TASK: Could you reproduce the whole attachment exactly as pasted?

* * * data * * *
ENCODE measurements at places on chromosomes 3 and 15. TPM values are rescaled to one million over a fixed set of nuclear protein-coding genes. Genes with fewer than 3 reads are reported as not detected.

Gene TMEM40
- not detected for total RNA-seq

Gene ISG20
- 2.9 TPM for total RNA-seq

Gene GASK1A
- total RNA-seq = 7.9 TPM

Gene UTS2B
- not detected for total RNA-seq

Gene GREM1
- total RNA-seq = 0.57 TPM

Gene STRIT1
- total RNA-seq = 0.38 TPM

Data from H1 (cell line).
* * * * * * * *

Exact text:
ENCODE measurements at places on chromosomes 3 and 15. TPM values are rescaled to one million over a fixed set of nuclear protein-coding genes. Genes with fewer than 3 reads are reported as not detected.

Gene TMEM40
- not detected for total RNA-seq

Gene ISG20
- 2.9 TPM for total RNA-seq

Gene GASK1A
- total RNA-seq = 7.9 TPM

Gene UTS2B
- not detected for total RNA-seq

Gene GREM1
- total RNA-seq = 0.57 TPM

Gene STRIT1
- total RNA-seq = 0.38 TPM

Data from H1 (cell line).